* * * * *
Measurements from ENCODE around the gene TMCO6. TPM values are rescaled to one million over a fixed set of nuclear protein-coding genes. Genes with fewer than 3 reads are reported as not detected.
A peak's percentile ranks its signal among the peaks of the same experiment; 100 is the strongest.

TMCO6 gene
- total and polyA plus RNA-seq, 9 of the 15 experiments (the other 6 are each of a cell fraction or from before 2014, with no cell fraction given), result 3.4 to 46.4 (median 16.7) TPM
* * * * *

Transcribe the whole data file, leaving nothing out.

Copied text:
Measurements from ENCODE around the gene TMCO6. TPM values are rescaled to one million over a fixed set of nuclear protein-coding genes. Genes with fewer than 3 reads are reported as not detected.
A peak's percentile ranks its signal among the peaks of the same experiment; 100 is the strongest.

TMCO6 gene
- total and polyA plus RNA-seq, 9 of the 15 experiments (the other 6 are each of a cell fraction or from before 2014, with no cell fraction given), result 3.4 to 46.4 (median 16.7) TPM